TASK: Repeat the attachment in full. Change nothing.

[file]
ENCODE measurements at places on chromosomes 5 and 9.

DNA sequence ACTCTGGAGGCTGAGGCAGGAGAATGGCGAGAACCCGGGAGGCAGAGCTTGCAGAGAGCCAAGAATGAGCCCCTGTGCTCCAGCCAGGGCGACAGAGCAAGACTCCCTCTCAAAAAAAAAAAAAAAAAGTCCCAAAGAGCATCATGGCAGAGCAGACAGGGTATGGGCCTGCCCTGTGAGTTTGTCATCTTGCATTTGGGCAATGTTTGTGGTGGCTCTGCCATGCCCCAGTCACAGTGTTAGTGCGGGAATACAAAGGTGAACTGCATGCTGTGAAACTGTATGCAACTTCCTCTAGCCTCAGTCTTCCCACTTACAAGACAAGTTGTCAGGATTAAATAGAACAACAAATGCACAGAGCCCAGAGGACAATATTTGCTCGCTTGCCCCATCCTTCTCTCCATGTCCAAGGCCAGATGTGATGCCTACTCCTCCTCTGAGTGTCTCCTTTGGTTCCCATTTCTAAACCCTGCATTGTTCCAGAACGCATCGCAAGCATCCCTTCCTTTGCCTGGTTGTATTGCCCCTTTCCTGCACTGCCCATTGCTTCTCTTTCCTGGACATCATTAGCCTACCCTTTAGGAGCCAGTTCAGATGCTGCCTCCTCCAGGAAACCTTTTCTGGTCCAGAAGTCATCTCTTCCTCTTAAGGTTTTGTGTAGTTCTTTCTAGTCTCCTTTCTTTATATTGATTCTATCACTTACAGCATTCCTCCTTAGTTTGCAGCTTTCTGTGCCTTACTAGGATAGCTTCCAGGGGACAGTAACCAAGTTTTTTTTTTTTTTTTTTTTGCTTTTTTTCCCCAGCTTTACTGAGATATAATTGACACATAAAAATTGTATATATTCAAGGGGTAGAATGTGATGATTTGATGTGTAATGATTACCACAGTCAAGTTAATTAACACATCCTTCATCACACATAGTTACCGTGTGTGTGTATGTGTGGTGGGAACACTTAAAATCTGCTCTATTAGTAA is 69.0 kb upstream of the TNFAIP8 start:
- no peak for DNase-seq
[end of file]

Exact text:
ENCODE measurements at places on chromosomes 5 and 9.

DNA sequence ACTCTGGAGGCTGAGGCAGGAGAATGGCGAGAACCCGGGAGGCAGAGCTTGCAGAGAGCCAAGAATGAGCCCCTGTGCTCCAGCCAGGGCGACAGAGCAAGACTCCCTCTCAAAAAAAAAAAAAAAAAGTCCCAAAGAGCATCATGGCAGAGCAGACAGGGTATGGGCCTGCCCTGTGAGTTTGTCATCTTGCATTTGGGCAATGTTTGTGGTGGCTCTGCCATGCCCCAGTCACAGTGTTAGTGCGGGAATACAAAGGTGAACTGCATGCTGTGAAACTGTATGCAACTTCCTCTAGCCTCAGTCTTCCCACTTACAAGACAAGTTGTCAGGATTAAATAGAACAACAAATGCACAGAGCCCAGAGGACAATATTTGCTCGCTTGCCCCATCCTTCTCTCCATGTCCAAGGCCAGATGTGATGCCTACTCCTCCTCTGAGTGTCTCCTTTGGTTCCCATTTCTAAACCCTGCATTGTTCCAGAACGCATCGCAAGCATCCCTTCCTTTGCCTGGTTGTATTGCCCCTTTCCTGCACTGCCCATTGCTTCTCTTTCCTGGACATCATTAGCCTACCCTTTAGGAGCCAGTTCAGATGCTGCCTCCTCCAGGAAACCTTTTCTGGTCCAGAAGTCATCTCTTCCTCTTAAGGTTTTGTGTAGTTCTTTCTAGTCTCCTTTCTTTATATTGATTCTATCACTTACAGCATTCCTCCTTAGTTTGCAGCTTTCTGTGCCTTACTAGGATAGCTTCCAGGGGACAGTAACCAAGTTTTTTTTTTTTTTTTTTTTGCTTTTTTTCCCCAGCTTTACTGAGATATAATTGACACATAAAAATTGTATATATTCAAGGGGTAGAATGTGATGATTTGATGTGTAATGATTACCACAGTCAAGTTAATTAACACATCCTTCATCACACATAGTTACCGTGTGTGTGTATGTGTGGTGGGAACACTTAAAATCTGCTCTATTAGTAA is 69.0 kb upstream of the TNFAIP8 start:
- no peak for DNase-seq